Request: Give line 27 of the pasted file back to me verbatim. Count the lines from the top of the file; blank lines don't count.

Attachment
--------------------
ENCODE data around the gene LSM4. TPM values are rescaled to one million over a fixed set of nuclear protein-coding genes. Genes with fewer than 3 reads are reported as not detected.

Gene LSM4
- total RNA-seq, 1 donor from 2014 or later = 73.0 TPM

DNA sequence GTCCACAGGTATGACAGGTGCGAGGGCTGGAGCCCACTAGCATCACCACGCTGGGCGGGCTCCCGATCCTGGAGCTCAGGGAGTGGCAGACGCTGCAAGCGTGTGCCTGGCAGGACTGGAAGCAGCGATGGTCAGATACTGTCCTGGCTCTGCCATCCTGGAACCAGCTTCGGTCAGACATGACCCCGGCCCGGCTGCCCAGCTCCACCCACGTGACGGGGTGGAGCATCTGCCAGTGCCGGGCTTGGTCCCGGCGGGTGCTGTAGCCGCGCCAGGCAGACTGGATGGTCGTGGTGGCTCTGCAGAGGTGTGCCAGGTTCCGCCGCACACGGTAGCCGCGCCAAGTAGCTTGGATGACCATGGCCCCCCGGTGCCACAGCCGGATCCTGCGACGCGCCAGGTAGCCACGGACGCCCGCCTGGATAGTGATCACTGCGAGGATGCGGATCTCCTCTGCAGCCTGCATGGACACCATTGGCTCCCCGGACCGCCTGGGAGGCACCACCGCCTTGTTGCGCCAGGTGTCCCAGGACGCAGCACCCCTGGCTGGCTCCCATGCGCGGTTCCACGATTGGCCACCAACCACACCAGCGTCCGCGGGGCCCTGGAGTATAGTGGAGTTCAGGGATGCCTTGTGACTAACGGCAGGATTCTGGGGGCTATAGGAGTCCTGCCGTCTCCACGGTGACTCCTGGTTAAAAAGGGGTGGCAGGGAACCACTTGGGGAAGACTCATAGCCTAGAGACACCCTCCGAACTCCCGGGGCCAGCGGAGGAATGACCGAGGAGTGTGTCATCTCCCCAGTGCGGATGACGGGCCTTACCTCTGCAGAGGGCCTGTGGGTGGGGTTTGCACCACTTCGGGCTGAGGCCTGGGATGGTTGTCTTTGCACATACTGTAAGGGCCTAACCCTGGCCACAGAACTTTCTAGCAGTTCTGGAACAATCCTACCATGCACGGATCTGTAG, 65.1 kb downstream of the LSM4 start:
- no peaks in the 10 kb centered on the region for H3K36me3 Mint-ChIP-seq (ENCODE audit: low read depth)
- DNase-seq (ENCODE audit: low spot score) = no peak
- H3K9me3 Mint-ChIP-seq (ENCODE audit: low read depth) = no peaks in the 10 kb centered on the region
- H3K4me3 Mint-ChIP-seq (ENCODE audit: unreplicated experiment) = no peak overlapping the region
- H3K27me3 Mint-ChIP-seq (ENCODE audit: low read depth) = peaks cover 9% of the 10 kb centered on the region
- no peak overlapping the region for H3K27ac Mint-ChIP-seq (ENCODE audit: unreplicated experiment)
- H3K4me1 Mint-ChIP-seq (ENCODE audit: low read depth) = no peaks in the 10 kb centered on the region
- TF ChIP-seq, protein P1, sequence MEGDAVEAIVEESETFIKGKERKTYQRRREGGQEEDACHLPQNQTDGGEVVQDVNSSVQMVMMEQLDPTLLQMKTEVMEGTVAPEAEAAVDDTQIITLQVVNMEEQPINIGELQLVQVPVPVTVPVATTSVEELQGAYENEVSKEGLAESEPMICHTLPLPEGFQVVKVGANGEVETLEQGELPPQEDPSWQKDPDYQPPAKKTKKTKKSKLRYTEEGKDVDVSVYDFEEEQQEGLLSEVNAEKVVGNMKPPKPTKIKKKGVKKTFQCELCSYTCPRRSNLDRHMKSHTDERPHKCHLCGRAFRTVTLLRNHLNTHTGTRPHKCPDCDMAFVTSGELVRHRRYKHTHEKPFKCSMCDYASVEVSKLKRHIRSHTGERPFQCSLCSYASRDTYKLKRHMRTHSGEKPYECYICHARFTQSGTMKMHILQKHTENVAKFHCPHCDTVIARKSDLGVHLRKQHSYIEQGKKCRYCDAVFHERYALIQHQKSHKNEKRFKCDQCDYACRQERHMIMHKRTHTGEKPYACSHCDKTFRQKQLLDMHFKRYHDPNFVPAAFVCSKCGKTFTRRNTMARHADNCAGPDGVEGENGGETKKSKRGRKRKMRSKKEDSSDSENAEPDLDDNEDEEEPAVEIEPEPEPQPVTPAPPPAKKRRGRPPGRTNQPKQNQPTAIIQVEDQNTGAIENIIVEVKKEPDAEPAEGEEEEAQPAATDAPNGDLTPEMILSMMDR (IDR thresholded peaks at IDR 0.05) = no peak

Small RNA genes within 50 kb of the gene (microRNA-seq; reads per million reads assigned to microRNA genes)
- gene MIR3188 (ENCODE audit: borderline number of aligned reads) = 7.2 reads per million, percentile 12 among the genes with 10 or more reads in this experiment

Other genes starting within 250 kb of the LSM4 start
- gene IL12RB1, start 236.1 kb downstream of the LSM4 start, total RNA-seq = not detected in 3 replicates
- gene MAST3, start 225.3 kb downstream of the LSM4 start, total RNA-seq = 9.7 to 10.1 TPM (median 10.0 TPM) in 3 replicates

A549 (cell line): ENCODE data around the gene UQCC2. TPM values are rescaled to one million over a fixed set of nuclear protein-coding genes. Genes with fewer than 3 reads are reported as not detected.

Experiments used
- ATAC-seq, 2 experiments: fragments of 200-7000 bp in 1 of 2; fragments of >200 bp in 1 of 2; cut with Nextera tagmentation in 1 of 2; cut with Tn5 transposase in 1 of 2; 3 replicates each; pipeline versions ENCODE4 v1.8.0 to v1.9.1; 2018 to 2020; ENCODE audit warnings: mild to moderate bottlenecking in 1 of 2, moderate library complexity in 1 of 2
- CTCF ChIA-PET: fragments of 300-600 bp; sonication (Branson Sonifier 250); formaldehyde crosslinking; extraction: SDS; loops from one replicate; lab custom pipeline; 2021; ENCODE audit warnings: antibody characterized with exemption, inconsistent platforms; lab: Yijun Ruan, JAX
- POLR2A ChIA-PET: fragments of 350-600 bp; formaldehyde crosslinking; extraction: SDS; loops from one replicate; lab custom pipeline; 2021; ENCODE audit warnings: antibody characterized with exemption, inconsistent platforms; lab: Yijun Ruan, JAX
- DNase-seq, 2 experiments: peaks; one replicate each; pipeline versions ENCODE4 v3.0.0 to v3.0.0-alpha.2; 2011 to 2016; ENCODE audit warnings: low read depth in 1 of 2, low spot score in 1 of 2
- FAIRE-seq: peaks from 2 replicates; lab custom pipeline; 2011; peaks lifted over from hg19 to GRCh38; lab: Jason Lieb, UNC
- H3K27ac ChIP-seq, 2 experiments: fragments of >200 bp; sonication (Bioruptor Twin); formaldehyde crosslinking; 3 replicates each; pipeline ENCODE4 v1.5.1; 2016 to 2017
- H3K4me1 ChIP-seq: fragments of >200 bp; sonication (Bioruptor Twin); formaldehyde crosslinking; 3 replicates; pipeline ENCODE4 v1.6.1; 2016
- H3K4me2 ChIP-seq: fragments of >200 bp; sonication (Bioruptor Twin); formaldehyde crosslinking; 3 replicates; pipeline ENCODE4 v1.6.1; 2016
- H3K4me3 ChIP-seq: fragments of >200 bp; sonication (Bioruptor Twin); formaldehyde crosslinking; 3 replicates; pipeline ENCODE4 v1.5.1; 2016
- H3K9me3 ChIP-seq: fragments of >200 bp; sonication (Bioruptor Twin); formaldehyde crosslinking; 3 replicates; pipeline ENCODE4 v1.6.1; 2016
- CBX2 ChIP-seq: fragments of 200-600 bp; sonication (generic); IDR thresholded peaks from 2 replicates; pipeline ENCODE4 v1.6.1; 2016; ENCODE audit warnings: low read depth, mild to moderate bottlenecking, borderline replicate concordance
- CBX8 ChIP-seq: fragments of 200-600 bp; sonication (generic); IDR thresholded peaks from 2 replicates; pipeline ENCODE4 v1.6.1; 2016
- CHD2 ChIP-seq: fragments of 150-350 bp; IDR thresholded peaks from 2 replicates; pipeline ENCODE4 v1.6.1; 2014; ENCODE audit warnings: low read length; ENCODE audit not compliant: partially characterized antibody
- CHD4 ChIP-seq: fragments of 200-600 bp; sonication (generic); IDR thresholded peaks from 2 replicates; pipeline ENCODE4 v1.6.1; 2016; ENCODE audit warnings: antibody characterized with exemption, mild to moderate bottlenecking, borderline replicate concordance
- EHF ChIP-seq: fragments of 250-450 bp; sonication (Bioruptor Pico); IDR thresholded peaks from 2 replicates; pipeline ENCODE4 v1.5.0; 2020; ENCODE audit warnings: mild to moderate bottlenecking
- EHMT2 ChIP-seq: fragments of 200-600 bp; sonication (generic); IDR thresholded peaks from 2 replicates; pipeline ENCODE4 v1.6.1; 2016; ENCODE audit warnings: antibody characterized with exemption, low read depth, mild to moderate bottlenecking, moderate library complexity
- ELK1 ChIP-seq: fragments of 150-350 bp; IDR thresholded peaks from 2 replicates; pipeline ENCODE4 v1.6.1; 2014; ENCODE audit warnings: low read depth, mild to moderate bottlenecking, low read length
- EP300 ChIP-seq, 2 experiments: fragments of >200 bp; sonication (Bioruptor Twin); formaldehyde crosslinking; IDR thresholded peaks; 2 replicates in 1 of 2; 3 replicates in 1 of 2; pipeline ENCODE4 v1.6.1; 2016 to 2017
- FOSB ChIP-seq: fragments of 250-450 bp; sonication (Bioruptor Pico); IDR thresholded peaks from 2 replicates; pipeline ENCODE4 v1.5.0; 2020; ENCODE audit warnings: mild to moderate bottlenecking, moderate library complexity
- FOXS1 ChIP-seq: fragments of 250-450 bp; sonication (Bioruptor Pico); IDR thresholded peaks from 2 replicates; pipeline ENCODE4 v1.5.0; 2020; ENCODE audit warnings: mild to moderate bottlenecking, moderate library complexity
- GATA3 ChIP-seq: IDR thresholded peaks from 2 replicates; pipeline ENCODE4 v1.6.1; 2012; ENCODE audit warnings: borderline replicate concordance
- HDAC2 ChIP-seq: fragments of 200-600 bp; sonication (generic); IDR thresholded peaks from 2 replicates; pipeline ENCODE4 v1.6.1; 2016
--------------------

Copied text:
- H3K4me2 ChIP-seq: fragments of >200 bp; sonication (Bioruptor Twin); formaldehyde crosslinking; 3 replicates; pipeline ENCODE4 v1.6.1; 2016